10:11 am
at the larger level in terms of major opportunities. climate change legislation, also -- excuse me. climate change studies are happening also at the state level, the climate action plan for infrastructure have been released by the secretary's office, and we'll be providing public comment tomorrow to the california transportation commission. this plan discussions a number of initiatives, including investing in bicycling and also in transit, as well as potentially (indiscernable). so we will provide public comment in support again tomorrow, as well as with the city and our regional partners. turning to m.t.c., they have recently announced a regional active transportation grant, a $10.8 million grant, to benefit the fulsom street project. and $7 million for the construction of the fulsom
10:12 am
street project, and $3.9 million for the bike bicycle and pathway on buena island. the california high-speed rail authority's business plan is also out, and we encourage the public to comment on that as well. we are happy to provide public comment at senate transportation committee hearings to support the valley to valley strategy, from the central valley to the bay area, and to support high-speed rail's request for bond funds for $4.1 billion. we want to thank mayor breed, in conjunction with mayor carlo from san jose. caltrans has also begun working on the central
10:13 am
freeway via duct project on i-80, which is the 101 freeway, and the i-80 structures. these are $50 million contracts each, for reenforcement and paint. so they've been working with the city and county departments to ensure there is minimal impact to travelers, to transit service in particular, safe work zones, and ensure that we have good responses for public health for that work. one more regional update: the cal train government committee has met and held the first of four workshops. i want to thank commissioner walton on that. you'll recall that this is parts of the comprise and understanding for passing the measure r.r. funds on the ballot last year.
10:14 am
the board did discuss three types of potential governance changes with multiple offers and paths to consider. to modify the existing cal trains structure, which i think would not work for san francisco, and that would mean to maintain the cal trains roll organizationally, as well as organization of cal trains. and second, to create a new governance structure. and, third, to seek a regional merger option, which has been specified by some members of the cal trains' board with bart. this includes the cost of making changes, the potential for improved transportation and the timeline necessary to make the big changes among some of these options, as well as the ability to provide regional and improve regional connectivity.
10:15 am
and we'll continue to support the work of the cal train board members, as well as our board, throughout this importance process. turning now to the local level, there are a couple of events. the first is district 4 mobility studies, with commissioner mar, this saturday the 27th. and this will be another one of the studies outreach meetings where staff will share the preliminary findings for long-term alternatives for configuration of the great highway. it will include walking, bicycling, and other transit throughout the district, as well as the commercial corridors. it includes improvements to access to the three commercial corridors and community shuttle options. please register to attend at our website. and we're concluding some of our work at the golden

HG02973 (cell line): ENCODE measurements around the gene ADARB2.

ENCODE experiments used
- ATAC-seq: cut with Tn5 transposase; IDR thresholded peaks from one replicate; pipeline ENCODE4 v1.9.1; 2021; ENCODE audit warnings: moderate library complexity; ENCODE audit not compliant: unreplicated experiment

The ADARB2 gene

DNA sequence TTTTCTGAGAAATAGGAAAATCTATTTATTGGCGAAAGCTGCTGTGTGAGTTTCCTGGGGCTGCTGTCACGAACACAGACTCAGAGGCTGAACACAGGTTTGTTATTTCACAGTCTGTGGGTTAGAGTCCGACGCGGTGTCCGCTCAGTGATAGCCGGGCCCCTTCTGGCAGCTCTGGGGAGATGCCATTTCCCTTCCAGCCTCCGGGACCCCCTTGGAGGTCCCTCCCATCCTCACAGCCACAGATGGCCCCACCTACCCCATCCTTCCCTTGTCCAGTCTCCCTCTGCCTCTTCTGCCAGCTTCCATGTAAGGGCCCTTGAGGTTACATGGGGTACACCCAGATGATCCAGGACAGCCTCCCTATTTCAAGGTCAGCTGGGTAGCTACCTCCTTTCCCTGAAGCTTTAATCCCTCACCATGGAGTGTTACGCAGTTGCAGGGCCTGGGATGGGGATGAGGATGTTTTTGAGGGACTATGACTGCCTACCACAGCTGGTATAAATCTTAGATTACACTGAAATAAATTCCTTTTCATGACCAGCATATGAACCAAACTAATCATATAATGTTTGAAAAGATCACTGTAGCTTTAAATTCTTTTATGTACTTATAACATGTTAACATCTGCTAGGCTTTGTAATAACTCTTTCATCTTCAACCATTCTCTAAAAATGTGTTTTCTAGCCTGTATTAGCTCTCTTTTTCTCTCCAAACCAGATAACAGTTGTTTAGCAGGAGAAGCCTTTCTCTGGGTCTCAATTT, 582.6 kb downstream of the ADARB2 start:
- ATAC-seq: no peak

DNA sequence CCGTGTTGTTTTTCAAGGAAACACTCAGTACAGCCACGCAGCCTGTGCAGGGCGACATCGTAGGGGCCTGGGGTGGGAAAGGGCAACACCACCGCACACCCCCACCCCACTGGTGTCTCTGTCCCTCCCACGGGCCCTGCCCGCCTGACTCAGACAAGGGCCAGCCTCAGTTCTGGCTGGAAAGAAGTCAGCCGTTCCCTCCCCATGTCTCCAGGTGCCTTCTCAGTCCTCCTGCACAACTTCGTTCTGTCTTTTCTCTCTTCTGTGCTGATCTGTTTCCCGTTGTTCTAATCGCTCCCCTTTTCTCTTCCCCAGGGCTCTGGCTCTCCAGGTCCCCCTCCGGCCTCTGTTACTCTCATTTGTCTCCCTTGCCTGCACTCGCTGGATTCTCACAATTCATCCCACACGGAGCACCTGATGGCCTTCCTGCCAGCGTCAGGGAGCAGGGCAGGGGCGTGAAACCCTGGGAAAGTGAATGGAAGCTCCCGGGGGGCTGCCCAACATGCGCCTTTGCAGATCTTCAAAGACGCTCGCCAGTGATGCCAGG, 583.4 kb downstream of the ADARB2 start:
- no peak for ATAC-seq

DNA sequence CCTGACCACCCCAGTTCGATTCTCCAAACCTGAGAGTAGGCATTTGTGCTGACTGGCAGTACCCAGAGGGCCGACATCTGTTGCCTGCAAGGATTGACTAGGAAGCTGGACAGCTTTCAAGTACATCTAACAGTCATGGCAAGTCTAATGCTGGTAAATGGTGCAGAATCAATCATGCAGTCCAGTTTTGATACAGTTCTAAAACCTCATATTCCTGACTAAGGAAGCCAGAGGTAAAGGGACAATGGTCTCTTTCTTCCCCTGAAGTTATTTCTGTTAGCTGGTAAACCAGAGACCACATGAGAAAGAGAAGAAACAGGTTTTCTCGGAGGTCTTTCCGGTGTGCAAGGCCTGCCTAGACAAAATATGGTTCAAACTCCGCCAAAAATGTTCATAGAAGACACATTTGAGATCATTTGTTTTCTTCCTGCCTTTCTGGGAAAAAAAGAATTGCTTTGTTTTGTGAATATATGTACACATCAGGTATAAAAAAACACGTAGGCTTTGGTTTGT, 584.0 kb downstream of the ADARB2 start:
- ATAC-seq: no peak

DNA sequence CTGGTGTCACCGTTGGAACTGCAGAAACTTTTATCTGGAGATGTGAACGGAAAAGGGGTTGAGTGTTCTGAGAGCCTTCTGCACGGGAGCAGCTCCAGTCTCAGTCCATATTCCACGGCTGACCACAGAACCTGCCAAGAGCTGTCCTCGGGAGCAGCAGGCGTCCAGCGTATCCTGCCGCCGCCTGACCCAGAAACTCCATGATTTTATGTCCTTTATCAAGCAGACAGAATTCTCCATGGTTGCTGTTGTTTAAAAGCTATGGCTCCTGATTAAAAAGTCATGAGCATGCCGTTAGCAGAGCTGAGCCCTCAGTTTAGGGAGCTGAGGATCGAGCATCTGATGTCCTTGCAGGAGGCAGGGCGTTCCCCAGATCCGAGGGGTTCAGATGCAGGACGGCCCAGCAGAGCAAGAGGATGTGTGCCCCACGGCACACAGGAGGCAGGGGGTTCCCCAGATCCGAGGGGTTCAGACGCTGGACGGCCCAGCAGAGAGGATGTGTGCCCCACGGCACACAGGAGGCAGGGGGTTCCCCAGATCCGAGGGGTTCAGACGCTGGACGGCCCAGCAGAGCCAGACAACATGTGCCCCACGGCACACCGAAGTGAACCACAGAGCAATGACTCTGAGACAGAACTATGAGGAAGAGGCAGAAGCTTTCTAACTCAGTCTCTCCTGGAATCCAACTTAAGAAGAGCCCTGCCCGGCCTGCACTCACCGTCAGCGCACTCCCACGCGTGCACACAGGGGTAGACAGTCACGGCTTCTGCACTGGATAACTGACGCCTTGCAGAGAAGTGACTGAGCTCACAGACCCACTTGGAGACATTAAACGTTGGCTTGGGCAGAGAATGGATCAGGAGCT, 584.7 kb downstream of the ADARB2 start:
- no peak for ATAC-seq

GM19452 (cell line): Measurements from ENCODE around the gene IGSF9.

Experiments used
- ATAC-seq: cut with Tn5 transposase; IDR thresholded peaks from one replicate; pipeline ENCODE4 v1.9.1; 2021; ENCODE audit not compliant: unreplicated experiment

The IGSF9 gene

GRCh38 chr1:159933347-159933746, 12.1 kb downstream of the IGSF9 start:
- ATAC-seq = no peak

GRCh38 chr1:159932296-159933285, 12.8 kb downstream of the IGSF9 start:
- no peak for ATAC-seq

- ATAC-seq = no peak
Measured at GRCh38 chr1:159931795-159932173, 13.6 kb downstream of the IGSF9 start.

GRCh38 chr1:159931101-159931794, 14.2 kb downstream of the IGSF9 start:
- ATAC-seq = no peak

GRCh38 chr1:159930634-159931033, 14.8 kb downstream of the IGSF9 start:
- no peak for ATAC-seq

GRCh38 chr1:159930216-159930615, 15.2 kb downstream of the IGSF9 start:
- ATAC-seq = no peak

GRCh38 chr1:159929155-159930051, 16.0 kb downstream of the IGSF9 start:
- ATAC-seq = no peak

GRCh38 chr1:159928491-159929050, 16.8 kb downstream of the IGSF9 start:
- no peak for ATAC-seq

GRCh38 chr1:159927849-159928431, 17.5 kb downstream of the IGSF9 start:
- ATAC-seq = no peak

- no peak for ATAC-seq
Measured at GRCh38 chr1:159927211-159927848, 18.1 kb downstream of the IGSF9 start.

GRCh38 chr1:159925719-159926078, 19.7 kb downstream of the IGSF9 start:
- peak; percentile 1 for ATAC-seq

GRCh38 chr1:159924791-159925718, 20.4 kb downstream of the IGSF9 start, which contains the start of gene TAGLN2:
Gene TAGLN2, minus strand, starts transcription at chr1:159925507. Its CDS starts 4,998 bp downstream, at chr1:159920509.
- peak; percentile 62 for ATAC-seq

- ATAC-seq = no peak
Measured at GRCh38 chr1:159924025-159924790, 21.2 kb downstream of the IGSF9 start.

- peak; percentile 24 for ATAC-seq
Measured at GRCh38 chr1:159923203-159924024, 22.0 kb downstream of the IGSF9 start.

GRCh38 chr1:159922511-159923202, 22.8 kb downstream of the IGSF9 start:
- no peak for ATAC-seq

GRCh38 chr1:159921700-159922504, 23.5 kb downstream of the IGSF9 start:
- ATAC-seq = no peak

10:16 am
gate park. looking at the long-term feature of the j.f.k. roadway. we have held three community working groups already with state holders from the disability community, adjacent neighborhood groups, and citywide neighborhood groups, and park institutions and venues, and bicycle and other advocacy organizations, and the group has been discussing all of the different goals and unmet needs, which seems to be quite a bit of consent iveon those, as they work to shape the various design options for the next phase of the work. so we plan to bring a revised action framework to you all, working closely with commissioner chen's office on this effort. finally, we want to report our january sales tax receipt collections for january. $5.4 million came in, lower than the prior year,
10:17 am
not unsurprising, by about 30%. so this level is consistent, i think, with the year-long look that we're seeing emerge in the .in light of this, it means we'll be bringing our budget to you in april with a decrease of about $12 million, from $93 million to $81 million. but with the increase in vaccination rates and decline in infection rates, we expect to see the sales tax revenues rebounding later in the fiscal year, and we have revised our projections forward with the city's office and the city economist as well, so we have a better picture this summer for our emerging field tax revenue for the reauthorization effort. i want to thank cynthia fong who had a lovely and beautiful baby boy. that is welcome, welcome news this week. so congratulations to
10:18 am
cynthia. we can't wait to see the baby. thank you. >> chairman: great. thank you. i don't see any questions or comments from leagues, fromcolleagues, so let's open this up to republics republics. public comment.>> clerk: there e caller. >> caller: good morning. thank you. and welcome to the youngest member of the authority. thank you for these reports, director chan. the first thing i would like to bring to your attention is there was an article indicating that union pacific had agreed to operate freight. this has profound implications on how we're
10:19 am
going to be achieving our targets moving forward. so, first of all, the implications are enormous because we will no longer need a third track just for freight. but moving forward, union pacific will do pretty much what everybody else is doing: they're sharing tracks with electrified rail, and electrified high-speed rail. the next thing is on the particular pathway, and we really need to start focusing on fresno and not on anything else. when we do, we're going to rediscover a memo for the high-speed rail that was shared. i believe it was in january 2019.